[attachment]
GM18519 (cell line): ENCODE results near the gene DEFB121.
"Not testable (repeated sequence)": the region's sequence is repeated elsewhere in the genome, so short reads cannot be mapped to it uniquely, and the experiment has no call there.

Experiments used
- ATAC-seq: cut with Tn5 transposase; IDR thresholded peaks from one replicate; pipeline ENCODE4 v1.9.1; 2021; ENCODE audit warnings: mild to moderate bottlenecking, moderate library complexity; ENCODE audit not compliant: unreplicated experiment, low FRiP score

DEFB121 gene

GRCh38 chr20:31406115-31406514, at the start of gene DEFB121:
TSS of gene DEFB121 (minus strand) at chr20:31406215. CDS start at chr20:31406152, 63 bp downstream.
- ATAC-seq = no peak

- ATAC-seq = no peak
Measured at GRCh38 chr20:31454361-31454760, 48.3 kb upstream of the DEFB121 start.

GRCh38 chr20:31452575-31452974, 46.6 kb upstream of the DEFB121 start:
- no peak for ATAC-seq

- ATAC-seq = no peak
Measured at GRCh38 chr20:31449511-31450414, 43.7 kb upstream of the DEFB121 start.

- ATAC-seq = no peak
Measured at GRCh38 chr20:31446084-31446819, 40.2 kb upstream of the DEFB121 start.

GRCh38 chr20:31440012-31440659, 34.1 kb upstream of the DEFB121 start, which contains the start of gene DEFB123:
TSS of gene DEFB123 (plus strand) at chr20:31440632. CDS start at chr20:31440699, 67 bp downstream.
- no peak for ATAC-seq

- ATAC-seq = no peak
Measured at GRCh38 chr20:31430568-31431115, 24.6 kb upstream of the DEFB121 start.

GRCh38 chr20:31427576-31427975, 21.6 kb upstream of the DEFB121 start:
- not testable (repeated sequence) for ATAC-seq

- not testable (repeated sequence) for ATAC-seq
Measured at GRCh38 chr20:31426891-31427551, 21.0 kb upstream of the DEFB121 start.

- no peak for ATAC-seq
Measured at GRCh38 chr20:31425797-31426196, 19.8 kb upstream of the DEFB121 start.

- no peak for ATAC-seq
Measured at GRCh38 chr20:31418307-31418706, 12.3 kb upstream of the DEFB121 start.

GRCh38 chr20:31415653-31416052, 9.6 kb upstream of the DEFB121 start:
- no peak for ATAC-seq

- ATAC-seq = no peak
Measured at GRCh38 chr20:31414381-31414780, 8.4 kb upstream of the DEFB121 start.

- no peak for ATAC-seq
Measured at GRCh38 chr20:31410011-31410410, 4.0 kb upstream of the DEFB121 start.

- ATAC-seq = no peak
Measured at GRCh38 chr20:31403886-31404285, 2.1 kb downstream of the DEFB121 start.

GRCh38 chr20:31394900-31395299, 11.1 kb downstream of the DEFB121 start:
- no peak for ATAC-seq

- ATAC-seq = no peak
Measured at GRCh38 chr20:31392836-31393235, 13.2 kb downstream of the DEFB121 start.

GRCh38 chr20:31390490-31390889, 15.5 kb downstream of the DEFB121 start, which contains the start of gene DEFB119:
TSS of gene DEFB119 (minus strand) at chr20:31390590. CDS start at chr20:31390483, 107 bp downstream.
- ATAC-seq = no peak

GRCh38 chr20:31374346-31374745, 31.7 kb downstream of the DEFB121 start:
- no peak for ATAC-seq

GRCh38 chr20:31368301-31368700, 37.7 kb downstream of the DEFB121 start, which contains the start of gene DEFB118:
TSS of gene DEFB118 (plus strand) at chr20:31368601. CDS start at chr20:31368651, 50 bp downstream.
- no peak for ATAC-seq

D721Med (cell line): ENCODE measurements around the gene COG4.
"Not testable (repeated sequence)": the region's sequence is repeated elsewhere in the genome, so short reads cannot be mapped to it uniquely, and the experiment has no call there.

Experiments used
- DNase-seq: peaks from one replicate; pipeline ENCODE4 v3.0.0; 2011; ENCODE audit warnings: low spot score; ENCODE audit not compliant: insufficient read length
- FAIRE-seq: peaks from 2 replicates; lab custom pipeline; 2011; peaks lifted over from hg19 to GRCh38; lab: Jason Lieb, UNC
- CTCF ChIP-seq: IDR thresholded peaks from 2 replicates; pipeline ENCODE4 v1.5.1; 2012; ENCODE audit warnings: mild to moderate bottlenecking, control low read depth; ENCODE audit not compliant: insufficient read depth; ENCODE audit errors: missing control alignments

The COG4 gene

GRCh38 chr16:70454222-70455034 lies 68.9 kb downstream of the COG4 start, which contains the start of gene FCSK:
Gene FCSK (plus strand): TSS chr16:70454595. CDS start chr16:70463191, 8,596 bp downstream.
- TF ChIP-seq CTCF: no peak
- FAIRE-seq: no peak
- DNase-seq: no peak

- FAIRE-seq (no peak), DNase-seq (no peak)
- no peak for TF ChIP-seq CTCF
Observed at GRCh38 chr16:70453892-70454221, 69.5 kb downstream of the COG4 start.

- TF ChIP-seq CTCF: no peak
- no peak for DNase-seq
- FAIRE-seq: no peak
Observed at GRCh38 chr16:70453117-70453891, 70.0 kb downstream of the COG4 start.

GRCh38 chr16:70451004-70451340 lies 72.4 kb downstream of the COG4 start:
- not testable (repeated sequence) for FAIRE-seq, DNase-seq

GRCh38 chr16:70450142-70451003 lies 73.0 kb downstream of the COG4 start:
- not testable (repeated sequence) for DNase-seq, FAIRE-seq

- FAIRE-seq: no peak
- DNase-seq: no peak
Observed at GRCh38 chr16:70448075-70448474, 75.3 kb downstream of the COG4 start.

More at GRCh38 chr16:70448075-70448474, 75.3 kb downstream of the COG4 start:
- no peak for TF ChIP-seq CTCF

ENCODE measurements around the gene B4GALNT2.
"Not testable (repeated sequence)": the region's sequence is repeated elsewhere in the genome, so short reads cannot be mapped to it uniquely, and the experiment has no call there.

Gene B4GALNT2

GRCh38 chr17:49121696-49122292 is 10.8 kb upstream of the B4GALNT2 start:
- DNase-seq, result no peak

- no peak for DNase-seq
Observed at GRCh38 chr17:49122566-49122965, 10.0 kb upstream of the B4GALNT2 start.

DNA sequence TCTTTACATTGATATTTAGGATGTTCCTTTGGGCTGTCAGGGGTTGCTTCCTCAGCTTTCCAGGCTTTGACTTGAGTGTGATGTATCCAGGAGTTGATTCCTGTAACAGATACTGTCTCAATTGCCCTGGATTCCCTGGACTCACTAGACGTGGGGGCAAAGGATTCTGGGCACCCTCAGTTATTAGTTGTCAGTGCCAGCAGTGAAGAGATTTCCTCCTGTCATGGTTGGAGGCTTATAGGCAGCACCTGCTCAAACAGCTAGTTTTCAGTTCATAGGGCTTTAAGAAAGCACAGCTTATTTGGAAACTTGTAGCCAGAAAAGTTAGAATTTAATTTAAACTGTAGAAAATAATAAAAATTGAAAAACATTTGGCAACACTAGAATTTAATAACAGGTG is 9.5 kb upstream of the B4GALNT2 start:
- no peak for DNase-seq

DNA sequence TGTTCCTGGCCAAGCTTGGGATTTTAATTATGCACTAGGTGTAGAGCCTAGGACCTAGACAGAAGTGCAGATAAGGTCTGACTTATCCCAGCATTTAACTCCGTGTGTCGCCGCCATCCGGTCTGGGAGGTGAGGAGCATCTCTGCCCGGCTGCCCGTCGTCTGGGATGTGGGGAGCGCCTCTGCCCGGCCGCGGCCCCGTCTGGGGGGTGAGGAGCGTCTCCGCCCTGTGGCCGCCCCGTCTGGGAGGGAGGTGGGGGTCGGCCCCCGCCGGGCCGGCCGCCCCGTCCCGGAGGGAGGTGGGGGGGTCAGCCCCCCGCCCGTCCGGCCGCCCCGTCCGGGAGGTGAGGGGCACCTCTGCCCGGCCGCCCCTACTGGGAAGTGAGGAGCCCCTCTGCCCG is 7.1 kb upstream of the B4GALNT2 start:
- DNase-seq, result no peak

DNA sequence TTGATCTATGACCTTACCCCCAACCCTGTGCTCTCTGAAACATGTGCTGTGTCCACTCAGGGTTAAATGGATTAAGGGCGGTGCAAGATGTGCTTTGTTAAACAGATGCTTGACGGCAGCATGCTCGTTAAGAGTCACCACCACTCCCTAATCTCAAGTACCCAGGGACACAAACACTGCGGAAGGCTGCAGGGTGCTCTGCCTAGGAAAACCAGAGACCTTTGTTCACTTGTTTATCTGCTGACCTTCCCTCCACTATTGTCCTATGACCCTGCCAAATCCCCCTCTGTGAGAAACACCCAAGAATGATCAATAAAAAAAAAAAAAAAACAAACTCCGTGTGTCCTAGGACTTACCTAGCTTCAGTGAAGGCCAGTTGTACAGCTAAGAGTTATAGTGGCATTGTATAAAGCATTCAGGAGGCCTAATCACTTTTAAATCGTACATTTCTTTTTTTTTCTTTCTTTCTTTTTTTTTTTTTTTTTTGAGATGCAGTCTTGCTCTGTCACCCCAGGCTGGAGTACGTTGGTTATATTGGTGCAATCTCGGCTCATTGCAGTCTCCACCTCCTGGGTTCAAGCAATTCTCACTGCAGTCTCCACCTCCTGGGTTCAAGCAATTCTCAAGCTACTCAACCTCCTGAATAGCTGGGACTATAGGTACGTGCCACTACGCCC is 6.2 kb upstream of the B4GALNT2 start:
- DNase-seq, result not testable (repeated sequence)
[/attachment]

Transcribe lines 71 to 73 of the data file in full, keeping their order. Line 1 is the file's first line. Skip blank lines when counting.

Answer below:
GRCh38 chr16:70450142-70451003 lies 73.0 kb downstream of the COG4 start:
- not testable (repeated sequence) for DNase-seq, FAIRE-seq

- FAIRE-seq: no peak